When I took economics courses (before the glaciers descended and dinosaurs ruled the earth), it was absolutely, positively not the case that most of my economics profs were either libertarian or cosmopolitan. Most of them were ordinary New Deal Democrats. There may have been a Marxist or two.
In a recent NYT op-ed, quoted at his blog Tyler Cowen tries to make a case that the field of economics tends to attract individuals who are libertarian and cosmopolitan in predisposition. He cites several different economists from different centuries who are, indeed, notably libertarian.
In making this assertion he commits sociology. I believe it is possible to know everything there is to know about economics without knowing anything about the sociology of the field of economics. If for every historical example he gives of a libertarian economist there is a counter-example of another economist who is not a libertarian, what becomes of his thesis? That he does not cite non-libertarian economists does not prove that they did or do not exist. It only suggests confirmation bias. Is Paul Krugman notably libertarian?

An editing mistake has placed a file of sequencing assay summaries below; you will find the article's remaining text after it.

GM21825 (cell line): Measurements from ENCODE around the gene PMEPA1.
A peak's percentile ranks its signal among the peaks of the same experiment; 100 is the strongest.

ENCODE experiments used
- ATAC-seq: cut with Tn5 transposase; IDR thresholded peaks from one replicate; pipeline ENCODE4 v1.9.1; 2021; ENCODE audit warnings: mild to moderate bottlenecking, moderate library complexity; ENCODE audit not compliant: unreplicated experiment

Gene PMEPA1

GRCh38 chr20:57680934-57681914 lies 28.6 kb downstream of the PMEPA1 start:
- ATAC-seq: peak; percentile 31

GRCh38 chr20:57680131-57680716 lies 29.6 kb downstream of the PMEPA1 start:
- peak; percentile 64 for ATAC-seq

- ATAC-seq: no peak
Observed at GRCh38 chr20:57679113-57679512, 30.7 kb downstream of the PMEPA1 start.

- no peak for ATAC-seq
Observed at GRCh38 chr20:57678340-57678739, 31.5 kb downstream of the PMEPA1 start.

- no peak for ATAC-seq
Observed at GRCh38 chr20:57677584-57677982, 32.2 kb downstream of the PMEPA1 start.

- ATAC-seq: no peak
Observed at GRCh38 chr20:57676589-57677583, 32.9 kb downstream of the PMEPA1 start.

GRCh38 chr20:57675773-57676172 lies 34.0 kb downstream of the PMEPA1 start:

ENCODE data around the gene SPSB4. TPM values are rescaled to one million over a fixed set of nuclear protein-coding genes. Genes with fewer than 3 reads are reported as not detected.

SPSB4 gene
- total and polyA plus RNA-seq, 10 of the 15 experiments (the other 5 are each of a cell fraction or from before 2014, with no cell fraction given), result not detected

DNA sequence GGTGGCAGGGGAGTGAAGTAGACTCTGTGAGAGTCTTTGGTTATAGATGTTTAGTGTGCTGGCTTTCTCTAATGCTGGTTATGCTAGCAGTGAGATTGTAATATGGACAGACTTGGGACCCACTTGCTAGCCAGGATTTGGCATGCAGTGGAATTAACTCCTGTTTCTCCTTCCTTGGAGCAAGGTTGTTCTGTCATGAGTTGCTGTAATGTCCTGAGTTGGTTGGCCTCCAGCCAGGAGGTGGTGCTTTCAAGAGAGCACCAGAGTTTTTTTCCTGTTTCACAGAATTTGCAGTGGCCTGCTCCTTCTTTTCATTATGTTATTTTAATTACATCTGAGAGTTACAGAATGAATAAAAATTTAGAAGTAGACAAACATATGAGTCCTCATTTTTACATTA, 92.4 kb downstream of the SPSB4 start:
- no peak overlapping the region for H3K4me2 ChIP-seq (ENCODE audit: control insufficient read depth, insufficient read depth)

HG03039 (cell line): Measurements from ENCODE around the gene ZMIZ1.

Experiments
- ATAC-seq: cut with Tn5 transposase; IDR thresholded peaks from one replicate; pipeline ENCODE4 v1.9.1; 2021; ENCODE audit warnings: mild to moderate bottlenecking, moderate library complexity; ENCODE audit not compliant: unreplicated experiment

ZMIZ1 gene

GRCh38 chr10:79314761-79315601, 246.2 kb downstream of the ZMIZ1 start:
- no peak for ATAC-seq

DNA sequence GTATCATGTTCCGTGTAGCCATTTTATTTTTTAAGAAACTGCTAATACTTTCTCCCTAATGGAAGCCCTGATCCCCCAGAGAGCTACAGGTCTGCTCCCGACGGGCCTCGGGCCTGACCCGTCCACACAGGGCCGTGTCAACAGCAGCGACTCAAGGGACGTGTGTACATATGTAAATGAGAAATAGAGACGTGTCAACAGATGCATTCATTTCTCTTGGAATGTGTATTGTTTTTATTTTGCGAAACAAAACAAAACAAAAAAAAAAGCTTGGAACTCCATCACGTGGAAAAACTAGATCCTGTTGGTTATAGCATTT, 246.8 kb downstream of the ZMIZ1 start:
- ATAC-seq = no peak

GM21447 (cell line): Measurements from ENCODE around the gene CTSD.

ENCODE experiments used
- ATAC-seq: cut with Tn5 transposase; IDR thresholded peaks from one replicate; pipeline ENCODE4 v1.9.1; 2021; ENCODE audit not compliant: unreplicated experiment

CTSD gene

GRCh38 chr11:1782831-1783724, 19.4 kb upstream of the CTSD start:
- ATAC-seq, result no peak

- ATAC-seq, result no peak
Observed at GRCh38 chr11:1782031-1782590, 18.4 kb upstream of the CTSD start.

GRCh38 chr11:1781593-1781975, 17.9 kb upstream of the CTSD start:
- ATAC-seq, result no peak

I think, contrariwise, that as with the other social sciences economics attracts individuals who are interested in influencing human behavior and by influencing human behavior having an effect on the future. That means that those fields tend to attract progressives. I would be willing to bet a shiny new dime that for every libertarian economist teaching in U. S. institutions of higher education today there are five progressive economists. Maybe more.